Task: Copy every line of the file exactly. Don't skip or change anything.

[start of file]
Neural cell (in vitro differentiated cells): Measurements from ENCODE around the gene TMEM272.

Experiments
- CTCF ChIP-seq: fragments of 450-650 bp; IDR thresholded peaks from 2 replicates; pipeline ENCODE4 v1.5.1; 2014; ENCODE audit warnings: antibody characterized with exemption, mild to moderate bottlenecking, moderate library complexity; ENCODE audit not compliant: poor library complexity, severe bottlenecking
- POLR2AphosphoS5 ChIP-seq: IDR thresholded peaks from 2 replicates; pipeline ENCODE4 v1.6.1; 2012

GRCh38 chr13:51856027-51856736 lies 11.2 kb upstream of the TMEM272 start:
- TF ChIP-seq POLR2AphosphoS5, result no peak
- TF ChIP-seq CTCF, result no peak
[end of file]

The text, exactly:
Neural cell (in vitro differentiated cells): Measurements from ENCODE around the gene TMEM272.

Experiments
- CTCF ChIP-seq: fragments of 450-650 bp; IDR thresholded peaks from 2 replicates; pipeline ENCODE4 v1.5.1; 2014; ENCODE audit warnings: antibody characterized with exemption, mild to moderate bottlenecking, moderate library complexity; ENCODE audit not compliant: poor library complexity, severe bottlenecking
- POLR2AphosphoS5 ChIP-seq: IDR thresholded peaks from 2 replicates; pipeline ENCODE4 v1.6.1; 2012

GRCh38 chr13:51856027-51856736 lies 11.2 kb upstream of the TMEM272 start:
- TF ChIP-seq POLR2AphosphoS5, result no peak
- TF ChIP-seq CTCF, result no peak